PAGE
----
How this Irish artist fulfilled her dream of publishing a childrens' book.

From altering jeans for classmates in the '80s to now just fulfilled the dream of writing and illustrating a children's book. Dreams do come true.

Let's look at how Felicia of Felicia Thomas Artist navigated her Creative journey from sewing jeans in high school to recently fulfilling her dream of publishing a children's book. 

Pre-order Felicias' gorgeous book here.


Q: Tell me your first memory of Creating and when did you decide to build a business around your work?

I can't remember my first memory of creating - it has always been something I've done. In Secondary school in the mid 80's I took in jeans for people, it was pocket money, the rule was, if you could sit down they weren't tight enough!

I went on to make beaded jewellery for weddings and then taught classes in paper crafting.

When I started painting Polly Dollies I went from craft fairs to supplying gift shops. I could tell you the whole story but it would go on for ages and might not be so interesting!

Q: Was there something you discovered about yourself once you started to run your business? 

Yes, the great big ' I'm proud of my work, I'm a real artist' voice in my head hid behind the sofa when it came up against anything scary - which was very often!

Also, I was the queen of lowering the price as soon as someone showed interest - I had to learn the value of my work and my time.

Q: How did you grow your business from the kitchen table to now, was there one thing that really changed everything?

Well, I went from Christmas fairs to monthly fairs, then at one of them, I was asked by a woman who had a gift shop if I would supply her. That was a big moment. Then at another (disastrous) fair, another stallholder told me I needed to join Bite the Biscuit. I did, I learned loads and grew to supply several more shops. I'd say joining that group was the first step in really taking this seriously.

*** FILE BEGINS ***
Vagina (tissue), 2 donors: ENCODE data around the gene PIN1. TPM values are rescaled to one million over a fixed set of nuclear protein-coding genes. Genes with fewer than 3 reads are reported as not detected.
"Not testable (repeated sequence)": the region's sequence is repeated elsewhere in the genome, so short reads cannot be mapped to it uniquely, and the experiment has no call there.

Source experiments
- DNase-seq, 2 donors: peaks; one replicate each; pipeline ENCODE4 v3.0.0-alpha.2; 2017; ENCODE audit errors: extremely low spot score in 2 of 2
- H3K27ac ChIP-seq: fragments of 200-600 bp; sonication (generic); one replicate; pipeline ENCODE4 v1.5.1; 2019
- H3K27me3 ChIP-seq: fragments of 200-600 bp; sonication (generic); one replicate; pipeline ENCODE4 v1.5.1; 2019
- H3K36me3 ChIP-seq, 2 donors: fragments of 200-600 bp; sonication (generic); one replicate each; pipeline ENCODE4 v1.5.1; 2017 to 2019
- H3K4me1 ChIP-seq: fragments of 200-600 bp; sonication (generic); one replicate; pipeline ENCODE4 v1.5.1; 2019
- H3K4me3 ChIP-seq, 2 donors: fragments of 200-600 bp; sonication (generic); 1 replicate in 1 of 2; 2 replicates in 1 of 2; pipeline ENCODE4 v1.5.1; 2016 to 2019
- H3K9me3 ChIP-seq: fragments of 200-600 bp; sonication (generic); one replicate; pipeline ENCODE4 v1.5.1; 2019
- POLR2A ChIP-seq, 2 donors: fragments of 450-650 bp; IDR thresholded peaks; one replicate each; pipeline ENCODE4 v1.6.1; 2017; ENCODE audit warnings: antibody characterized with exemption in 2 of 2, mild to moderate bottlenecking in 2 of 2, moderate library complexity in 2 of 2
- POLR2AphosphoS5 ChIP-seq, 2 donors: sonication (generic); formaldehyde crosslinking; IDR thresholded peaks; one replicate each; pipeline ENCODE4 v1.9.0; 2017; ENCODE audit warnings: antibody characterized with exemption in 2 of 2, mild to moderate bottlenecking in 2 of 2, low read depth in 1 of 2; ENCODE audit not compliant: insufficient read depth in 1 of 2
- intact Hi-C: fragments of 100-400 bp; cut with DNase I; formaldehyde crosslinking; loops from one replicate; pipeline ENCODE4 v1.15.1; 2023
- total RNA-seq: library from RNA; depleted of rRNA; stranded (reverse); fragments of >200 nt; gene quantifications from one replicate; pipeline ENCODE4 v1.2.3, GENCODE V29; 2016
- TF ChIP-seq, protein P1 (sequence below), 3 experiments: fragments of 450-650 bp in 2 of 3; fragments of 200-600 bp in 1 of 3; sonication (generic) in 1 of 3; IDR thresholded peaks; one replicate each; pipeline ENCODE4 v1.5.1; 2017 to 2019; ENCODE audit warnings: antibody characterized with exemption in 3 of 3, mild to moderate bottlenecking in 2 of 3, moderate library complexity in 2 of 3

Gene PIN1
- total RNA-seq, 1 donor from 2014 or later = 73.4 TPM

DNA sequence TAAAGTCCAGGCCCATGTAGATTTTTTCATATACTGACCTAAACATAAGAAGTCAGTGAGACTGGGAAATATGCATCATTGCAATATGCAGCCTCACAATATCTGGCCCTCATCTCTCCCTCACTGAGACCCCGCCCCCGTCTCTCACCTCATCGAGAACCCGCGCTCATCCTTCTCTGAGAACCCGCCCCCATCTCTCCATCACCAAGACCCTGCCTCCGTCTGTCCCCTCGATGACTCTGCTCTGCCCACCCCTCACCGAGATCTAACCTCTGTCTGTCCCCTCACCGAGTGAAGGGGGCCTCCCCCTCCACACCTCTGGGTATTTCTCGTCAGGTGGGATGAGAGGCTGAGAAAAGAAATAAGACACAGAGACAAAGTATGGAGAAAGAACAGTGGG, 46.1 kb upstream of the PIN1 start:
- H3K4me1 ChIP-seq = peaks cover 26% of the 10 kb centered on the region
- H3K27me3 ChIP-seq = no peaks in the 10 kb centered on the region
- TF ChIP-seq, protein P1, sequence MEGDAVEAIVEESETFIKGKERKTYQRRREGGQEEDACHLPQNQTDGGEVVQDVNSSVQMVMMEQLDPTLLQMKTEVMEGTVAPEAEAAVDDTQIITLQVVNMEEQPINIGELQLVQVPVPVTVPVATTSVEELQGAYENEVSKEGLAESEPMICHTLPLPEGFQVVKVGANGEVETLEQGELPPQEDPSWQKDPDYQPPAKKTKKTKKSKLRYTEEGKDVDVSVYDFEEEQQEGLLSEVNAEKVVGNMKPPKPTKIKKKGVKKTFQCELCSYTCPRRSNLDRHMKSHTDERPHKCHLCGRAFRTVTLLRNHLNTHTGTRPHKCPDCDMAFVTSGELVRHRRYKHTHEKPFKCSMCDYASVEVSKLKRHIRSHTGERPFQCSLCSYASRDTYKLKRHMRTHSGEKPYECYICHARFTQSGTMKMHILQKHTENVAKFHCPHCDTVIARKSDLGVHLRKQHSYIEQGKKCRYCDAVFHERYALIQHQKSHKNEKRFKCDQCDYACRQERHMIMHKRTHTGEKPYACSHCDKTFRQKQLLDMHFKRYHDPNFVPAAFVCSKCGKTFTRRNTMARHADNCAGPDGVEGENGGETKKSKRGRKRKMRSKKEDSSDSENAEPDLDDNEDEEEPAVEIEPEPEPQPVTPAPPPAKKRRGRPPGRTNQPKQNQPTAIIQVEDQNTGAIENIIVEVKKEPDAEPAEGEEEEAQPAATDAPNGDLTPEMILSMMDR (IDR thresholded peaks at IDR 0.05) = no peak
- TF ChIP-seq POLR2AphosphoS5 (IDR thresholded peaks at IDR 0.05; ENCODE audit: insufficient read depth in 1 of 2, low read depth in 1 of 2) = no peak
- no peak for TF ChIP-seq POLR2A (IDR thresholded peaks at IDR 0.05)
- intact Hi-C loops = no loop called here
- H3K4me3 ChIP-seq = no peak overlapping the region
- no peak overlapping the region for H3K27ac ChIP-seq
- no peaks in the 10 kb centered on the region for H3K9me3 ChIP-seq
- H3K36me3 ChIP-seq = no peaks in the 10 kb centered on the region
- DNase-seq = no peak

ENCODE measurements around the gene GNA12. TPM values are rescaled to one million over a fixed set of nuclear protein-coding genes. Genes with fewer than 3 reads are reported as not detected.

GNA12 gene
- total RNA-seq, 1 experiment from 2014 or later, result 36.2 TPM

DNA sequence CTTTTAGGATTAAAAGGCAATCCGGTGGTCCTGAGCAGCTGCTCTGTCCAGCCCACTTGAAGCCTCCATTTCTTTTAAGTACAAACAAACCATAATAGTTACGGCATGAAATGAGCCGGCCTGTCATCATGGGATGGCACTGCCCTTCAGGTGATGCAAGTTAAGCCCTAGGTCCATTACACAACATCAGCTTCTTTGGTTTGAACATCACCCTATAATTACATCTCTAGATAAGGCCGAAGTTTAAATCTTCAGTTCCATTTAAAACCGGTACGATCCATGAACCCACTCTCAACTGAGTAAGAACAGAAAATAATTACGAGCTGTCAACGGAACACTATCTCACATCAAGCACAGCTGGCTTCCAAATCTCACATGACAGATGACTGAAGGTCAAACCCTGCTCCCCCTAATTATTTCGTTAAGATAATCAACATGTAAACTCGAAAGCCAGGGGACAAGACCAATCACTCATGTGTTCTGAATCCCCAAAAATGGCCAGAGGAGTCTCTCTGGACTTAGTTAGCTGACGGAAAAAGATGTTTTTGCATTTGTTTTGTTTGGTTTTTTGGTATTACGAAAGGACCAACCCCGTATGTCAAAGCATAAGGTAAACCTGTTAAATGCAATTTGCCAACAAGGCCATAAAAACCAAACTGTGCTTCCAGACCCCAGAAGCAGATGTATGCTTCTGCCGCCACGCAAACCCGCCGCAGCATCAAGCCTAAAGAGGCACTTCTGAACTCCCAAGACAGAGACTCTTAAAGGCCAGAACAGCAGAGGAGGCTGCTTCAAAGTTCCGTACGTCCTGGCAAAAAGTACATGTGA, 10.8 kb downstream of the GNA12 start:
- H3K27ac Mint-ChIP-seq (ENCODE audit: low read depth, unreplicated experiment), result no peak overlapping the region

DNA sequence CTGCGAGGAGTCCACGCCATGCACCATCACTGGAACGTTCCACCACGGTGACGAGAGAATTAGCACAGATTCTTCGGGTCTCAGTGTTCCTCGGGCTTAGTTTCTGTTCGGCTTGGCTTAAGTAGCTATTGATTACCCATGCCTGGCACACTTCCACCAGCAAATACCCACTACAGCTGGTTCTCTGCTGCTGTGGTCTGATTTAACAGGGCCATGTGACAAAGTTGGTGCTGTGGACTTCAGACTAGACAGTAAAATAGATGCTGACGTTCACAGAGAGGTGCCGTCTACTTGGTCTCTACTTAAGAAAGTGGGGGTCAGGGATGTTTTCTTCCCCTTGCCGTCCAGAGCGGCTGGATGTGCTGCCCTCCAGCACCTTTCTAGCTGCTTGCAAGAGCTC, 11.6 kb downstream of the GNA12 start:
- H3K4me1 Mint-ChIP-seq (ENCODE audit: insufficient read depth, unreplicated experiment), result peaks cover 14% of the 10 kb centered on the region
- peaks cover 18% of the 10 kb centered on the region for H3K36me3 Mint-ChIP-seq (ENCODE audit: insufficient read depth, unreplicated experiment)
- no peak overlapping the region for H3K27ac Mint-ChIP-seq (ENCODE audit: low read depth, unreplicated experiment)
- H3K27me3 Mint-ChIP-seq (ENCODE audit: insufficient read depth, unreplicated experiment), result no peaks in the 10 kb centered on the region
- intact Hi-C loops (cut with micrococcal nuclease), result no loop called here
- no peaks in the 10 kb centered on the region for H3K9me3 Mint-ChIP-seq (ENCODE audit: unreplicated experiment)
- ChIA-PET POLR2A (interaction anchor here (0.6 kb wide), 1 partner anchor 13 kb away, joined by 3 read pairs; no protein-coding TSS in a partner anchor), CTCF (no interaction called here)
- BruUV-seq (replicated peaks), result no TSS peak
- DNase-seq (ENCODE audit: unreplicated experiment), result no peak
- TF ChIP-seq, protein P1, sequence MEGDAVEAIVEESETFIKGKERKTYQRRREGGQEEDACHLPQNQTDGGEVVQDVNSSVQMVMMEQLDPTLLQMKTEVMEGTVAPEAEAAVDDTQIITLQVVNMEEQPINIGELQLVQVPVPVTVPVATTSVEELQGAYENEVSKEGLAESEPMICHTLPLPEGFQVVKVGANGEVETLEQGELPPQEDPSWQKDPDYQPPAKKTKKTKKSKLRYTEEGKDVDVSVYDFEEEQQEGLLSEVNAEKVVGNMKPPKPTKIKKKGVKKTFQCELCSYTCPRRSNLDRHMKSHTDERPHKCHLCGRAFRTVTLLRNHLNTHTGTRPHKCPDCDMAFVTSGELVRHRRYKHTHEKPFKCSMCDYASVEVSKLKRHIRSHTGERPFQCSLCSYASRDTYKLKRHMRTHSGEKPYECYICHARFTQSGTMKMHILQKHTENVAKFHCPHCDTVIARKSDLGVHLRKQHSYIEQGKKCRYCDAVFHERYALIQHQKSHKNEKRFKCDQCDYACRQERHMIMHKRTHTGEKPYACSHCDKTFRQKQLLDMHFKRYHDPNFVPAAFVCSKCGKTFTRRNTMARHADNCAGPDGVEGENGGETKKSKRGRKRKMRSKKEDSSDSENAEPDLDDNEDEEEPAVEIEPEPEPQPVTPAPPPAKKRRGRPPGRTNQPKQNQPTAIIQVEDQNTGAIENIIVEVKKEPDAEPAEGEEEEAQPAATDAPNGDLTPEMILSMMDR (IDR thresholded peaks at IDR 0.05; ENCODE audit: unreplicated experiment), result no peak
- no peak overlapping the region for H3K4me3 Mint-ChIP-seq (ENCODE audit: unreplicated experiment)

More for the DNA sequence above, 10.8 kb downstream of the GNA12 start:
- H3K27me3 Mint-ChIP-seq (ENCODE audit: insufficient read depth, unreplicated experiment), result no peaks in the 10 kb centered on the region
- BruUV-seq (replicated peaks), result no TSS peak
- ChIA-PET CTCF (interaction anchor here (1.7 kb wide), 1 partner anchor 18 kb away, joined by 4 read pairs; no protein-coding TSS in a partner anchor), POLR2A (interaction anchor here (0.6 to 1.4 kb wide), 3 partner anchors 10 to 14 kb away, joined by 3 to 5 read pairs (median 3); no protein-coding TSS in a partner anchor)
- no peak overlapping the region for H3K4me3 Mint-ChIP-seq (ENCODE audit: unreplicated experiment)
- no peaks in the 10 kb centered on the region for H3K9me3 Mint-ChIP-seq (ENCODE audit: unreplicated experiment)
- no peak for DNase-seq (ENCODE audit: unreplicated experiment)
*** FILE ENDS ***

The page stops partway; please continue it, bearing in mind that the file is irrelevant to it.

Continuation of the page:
Q: What was or IS the biggest struggle with running your Creative business? 

There are two for me. 

One is ignoring the voice of Imposter Syndrome, the second is consistency. I get great bursts of enthusiasm to promote my work, to do the recommended steps, find my ideal customer, etc, then I just seem to run out of energy and stop. So it was two steps forward and one step back all the time.

Surrounding myself with my Biccie shaped tribe inside The Biscuit Factory has really helped with my confidence, and I suppose I care less about what others think as I get older.

The second is by listening to Tara, it's all there in the Factory. This is what you need to do, this is when you need to do it, sort yourself out, and get it done!
My current struggle is writing promotional text for my children's book that will be published in September.

Q: Why Did You Choose To Use and Join The Biscuit Factory? 

When I first joined Bite the Biscuit I heard about the Factory, but that was for the elite group, the 'real' artists - or so I thought. I didn't think I had any business joining. Then I realised that if I joined then I was taking this seriously and maybe I wasn't really ready for that (even though a successful business was my goal.)

Tara always says 'people buy from people' there is a personal connection.

One day Tara told her story. It was very real, it let us into her life, it was so personal, so emotional. I watched it and clicked on 'Join the Factory' within seconds.

Telling her story wasn't a marketing ploy but it was proof that forming a connection with your ideal customer works - and I wanted to understand that and learn how to do it.

Q: Have you had any reservations about entering the Biscuit Factory? 

Totally! The people in the Factory were proper artists, the successful incredibly talented ones. I thought they might be judgemental. I was wrong. The Factory members are fantastic! They are so supportive, they share so much information, they give feedback, there is always someone to answer a question no matter how silly it seems.

Q: What Measurable Benefits Have You Seen?


I have gone from supplying one shop to having the confidence to approach several more. That is because there is a step-by-step plan for everything in the Factory. 

During Covid everyone had to rethink the way they sell, I used the LEO to build a website and set up an online shop - again on the advice from the Factory.

During my one-to-one with Tara when I first joined I told her about a book I had started writing when I was recovering from a hand injury. After many re-writes, that book is to be published next month!

I have learned that wanting to do something and believing you can do it is the start of a project, but having proper creative business support from someone who has many years of experience - makes it happen.

Thanks, Felicia for sharing your journey, and I look forward to our next one-to-one session to get that sales copy sorted for your fantastic children's book which was published by Child's Eye publishing.

If you are an ambitious Creative wanting support on your business journey then CLICK HERE to hop on our waitlist.

The Biscuit Factory will open September 13th - 17th for the last time this year. 

Categories: Case Study